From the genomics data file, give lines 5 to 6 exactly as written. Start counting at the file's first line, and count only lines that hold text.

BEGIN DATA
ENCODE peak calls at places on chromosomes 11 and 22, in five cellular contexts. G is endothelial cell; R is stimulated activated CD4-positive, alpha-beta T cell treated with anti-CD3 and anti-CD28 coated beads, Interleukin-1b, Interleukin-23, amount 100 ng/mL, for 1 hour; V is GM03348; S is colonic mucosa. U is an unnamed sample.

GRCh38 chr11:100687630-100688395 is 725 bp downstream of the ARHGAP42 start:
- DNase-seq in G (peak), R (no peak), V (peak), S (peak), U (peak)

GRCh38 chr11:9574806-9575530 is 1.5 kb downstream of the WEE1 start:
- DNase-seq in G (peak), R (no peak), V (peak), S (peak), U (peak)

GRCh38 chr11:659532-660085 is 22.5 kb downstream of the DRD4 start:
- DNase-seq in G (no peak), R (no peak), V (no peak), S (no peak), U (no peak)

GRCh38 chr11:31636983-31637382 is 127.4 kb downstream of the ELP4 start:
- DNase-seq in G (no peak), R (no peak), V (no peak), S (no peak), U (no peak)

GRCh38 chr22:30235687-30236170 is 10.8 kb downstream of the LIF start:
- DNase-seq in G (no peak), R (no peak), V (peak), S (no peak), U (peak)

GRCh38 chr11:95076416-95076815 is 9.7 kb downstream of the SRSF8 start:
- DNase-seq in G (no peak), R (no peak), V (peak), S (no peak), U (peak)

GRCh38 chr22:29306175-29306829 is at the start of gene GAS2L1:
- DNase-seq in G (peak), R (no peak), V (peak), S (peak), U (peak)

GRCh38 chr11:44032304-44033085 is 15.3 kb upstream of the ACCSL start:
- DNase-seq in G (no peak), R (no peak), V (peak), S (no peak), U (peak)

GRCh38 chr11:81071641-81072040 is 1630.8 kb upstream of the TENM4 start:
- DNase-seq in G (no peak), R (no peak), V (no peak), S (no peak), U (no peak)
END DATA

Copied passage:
- DNase-seq in G (peak), R (no peak), V (peak), S (peak), U (peak)

GRCh38 chr11:659532-660085 is 22.5 kb downstream of the DRD4 start: